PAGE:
Our guest blogger today is Sukey Johnson, a Nashville wardrobe consultant who offers her advice for cleaning out your closet. If you just can’t pull it off yourself, it’s OK – Many are in your same shoes. Give Sukey a call and she will help you.
This post is also a perfect time to announce our second annual “Toast to a Year Well Blogged Consignment Sale!” We are thrilled to host this once again as we just didn’t know if we could pull it off. But, with Libby Page now employed to spearhead the event, we know this will be a huge success and we are excited to add it to the Style Blueprint calendar. Location TBD. The dates are Feb 23rd and 24th. Please email Liza at [email protected] to get your consignor number. Check THIS WEEK on Sunday for a listing of all of our rules….
Now, back to Sukey:
CAN-IT! GIVE-IT! KEEP-IT! The point is, CLEAN-IT! IT being your closet.
With January upon us, many of my clients feel ready to bravely approach the dark cave which once was their closet. It survived all the holiday parties and unpacking from traveling, but now it looks… uninviting? Do not enter it alone. You will constantly ask yourself, “Is this out-dated? Do I look fat?” It’s not worth the time and mental energy to do this by yourself. Ask someone you trust to hold your hand and give you permission to throw away, donate or keep. If your mom is a hoarder, she isn’t the right choice. Oh, and locate a full-length mirror and pen and paper to make notes of items to replace.
Begin with CAN-IT. The following rules apply no matter the owner (mom, dad or child).
- Stains, holes, or otherwise damaged:
Ease your way into this with underwear and socks. They seem to be the easiest to let go. If socks have holes or no mate – trash. If they’re brownish, grayish and should be whitish – trash. And underwear…well, you get the picture. More examples are white shirts with underarm stains, pants or shirts with missing buttons you won’t repair, and scarves and sweaters with moth holes.
Next is the option to GIVE-IT. Donating is the perfect compromise for folks who are dragging their feet to let go. You’re not throwing it away, but instead someone else will enjoy it more, or needs it more. The rules to donate an item are:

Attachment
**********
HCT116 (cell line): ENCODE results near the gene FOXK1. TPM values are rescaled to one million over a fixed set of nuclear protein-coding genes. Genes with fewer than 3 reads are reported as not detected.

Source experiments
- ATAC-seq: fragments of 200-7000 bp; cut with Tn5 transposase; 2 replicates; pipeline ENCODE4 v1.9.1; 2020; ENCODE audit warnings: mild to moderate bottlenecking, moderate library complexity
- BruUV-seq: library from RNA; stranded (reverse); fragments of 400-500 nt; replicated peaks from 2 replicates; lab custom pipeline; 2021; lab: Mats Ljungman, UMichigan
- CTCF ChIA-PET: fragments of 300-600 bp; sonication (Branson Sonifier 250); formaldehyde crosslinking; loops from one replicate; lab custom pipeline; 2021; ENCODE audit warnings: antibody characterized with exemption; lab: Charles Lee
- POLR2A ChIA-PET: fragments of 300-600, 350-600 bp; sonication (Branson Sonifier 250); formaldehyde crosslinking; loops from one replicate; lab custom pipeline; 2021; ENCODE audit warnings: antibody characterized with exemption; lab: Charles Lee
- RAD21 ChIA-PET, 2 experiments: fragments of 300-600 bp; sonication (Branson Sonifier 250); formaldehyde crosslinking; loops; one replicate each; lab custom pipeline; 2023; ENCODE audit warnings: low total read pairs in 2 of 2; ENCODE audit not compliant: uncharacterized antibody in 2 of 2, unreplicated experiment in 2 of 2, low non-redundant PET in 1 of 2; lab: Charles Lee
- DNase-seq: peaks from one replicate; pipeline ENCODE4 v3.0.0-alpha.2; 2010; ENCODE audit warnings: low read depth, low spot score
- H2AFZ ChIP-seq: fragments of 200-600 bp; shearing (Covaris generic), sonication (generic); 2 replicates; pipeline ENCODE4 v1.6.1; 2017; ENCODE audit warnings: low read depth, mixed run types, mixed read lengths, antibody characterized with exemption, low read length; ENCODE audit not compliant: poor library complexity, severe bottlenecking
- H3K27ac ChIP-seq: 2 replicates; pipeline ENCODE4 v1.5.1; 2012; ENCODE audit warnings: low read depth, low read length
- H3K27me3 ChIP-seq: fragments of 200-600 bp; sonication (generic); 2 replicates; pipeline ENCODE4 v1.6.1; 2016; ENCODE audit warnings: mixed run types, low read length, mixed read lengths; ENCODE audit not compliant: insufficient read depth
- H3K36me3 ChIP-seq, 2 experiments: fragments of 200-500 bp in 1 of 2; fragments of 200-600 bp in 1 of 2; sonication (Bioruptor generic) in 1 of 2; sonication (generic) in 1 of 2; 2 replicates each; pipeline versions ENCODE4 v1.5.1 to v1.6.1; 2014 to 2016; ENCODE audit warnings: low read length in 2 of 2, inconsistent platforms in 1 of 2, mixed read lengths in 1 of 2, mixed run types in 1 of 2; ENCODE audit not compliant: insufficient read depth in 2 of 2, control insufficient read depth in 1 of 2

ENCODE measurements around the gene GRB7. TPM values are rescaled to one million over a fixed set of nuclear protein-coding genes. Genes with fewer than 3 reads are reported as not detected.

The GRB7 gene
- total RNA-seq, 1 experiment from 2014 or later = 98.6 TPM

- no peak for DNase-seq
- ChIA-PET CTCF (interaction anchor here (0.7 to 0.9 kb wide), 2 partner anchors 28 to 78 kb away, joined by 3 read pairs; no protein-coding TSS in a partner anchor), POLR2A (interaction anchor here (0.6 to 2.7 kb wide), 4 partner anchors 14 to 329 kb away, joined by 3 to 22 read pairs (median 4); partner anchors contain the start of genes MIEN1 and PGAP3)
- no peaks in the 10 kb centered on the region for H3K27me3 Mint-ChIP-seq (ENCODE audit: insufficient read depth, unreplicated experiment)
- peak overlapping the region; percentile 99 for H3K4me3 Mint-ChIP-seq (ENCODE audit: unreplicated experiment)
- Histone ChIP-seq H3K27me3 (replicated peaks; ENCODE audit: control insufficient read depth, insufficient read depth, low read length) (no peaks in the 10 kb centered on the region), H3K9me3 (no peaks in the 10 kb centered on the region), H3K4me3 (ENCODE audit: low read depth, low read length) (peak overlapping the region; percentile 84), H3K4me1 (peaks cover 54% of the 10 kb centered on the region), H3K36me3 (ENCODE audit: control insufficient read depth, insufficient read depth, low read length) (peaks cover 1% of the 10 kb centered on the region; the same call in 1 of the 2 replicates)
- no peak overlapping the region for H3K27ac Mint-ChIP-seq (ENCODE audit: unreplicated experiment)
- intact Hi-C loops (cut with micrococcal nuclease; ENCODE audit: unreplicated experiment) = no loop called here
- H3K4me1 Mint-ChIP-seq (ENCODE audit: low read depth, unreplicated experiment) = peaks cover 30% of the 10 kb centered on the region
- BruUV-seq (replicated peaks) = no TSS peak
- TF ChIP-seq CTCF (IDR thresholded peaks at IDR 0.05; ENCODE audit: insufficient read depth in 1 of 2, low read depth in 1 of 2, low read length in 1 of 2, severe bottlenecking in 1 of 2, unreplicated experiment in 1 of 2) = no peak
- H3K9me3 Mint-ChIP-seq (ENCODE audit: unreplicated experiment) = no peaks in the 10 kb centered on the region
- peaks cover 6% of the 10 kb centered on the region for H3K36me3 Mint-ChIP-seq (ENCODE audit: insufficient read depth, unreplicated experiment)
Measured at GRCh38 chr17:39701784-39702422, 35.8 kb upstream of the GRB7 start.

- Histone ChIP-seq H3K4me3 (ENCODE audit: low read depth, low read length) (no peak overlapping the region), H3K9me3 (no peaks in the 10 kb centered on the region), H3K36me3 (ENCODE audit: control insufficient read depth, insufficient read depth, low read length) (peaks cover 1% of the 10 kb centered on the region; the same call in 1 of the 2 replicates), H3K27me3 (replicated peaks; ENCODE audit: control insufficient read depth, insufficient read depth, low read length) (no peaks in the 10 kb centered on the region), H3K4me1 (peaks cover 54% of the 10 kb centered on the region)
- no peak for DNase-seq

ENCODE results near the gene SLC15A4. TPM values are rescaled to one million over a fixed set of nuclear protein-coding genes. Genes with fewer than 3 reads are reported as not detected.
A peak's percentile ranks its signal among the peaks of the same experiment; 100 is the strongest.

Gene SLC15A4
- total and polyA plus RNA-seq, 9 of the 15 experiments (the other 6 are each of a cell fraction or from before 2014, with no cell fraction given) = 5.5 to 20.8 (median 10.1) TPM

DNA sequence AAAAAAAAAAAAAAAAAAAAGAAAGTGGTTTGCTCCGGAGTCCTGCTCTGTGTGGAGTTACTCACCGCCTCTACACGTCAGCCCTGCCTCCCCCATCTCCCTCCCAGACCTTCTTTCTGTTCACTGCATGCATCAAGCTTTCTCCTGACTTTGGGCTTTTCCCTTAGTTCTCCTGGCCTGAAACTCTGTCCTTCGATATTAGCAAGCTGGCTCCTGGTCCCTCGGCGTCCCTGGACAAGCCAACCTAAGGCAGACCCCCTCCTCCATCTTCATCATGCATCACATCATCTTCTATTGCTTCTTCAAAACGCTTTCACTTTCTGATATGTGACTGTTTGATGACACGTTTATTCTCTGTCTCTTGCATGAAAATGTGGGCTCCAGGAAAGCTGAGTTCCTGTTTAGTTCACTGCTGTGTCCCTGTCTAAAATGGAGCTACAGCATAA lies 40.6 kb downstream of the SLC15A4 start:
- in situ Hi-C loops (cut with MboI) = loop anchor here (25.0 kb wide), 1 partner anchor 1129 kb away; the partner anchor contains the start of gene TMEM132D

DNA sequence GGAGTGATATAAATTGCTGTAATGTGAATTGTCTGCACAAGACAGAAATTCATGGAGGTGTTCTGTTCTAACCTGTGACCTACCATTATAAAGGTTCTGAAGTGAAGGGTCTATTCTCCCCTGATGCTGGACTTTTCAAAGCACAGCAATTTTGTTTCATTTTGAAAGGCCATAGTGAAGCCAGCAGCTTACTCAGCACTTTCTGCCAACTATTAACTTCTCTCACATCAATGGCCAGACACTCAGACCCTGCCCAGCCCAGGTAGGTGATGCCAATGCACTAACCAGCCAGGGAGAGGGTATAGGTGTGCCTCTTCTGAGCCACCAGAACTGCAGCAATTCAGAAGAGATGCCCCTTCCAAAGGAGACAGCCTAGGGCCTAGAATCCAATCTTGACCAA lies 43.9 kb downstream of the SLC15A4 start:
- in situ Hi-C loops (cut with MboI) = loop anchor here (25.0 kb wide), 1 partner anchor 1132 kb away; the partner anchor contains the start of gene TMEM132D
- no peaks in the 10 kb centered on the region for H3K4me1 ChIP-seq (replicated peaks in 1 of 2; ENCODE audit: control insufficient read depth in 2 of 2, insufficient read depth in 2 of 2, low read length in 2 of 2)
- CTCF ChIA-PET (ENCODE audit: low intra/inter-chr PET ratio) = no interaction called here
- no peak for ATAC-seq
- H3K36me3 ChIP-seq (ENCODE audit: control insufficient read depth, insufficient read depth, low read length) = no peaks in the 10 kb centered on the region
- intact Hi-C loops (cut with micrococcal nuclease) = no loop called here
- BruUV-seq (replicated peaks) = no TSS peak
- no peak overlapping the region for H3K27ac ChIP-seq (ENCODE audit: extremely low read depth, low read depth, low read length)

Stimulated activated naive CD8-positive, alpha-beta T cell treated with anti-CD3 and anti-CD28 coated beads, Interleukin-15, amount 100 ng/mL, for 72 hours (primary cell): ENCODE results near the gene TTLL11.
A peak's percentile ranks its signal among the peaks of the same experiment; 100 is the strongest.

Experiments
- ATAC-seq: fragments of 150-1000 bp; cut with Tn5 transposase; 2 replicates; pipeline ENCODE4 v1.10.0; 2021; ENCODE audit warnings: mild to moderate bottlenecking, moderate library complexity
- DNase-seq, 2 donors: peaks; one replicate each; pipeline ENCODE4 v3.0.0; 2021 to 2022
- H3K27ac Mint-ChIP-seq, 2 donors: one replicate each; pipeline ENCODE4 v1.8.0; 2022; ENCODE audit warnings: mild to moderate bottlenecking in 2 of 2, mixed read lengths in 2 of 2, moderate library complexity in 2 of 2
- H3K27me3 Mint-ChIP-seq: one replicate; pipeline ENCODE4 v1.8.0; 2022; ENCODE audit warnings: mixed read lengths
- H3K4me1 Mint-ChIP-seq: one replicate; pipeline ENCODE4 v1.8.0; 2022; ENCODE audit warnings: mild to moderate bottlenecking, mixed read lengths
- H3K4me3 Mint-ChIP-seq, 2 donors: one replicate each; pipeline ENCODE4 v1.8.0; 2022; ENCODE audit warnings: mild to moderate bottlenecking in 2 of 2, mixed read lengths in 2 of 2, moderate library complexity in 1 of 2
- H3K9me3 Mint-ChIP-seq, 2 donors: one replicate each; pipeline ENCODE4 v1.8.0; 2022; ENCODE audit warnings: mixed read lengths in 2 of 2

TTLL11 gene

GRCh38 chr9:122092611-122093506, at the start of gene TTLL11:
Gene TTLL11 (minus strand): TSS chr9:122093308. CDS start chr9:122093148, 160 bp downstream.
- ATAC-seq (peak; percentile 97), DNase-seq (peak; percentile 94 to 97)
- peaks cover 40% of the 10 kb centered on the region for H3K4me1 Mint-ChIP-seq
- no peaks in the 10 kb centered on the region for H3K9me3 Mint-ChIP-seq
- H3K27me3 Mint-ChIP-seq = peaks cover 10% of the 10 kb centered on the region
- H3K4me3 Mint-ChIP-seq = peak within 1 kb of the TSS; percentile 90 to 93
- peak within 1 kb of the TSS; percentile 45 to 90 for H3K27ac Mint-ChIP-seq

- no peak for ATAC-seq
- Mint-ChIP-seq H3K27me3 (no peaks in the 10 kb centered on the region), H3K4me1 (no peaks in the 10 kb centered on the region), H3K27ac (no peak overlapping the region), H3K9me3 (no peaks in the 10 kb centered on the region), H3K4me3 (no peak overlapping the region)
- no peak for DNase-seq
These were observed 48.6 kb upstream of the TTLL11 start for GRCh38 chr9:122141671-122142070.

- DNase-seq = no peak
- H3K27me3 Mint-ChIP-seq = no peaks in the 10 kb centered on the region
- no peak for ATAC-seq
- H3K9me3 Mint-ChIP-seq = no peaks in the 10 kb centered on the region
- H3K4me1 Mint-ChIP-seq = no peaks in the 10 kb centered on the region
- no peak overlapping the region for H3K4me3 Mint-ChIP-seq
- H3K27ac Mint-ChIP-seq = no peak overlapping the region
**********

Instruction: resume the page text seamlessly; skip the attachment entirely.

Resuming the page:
- Wrong size, wrong color, wrong decade, no space:
Wrong size should be the most obvious, but in this business I’ve learned it’s not. This is why you need another pair of eyes to say yea or nay. No matter the shape or size of your shiny hiney, saggy pants are not in style, and often make you look two sizes bigger. The wrong color doesn’t stand out to everyone either. For example, if you love purple on paper, then you will buy it to wear. But it could be wrong with your skin tone or hair color. You need options to compare colors. Again, this is why you need a friend to weigh in. Wrong decade makes me giggle. People keep clothes for sentimental reasons. Sometimes if you have the space to keep your wedding rehearsal dress, ten bridesmaid dresses, and your favorite college formal dress then…NO. Not even then is it ok to keep all of those. Consign them, donate them, save one or two for Halloween parties, but that’s it.
You’re not going to have it cut off for a cocktail party and the other ones will not be back in style. My favorite idea from a mom of all boys, “I hope someday my daughter-in-law will wear it.” LET-IT-GO. Some suggestions for places to donate are Salvation Army, ARC, Soles4Souls (shoes only). Check websites for phone numbers and most places will even pick up anything right off your front porch! (Except underwear. You cannot donate worn undies or un-packaged skivvies).
And finally, the rules to KEEP-IT! (sigh of relief)
- Still has tags, fits correctly, classic style, people always compliment you in it:
When we reach this part there’s a slight skip in everyones’ step. After an hour or two with all these clothes three major things have happened. There is more room to see that you own 25 pairs of jeans, about ten pairs of black pants and black shoes. And you could possibly have an entire section of polka-dots, stripes, floral, and animal prints. Don’t be embarrassed (or proud) because this is very common. The solution to weeding through is to keep only your very favorites and let go of the rest. All pants must currently fit (not last year, not next year, and not in 2003 – fit NOW). We own way too many ‘sorta fits’. If they were super-expensive or still in great condition, then have them altered to fit your waist and hemmed within the week. Keep four pairs of blue jeans and no more than four pairs of black pants. I mentioned they all have to fit, right? I realize only four pairs of jeans sounds nearly impossible, but simply consider it a goal. How many long sleeve T-shirts do you have? How many wool sweaters, white blouses, and sweater sets? How many lovingly worn college T’s or sweatshirts? Remember you should only keep your absolute faves and they must be stain and hole free! Don’t get me started on coats. And this is only for the fall and winter season!
This process is a major undertaking, but feels amazing to accomplish and so appropriate for January! People say they have nothing to wear because there is SO much in the cave; it’s too overwhelming to see anything. Dedicate your whole morning or a full day, depending on the size of your cave. You will need reinforcements to prevent you from quitting halfway through the cave-cleansing. In the end, your clothes should inspire you to get dressed, not put you in a bad mood. Oh, and one last thing. Everyone is so sure their closet is the worst. I have seen a lot of closets, very big, and very small. Nothing has made me want to turn back yet.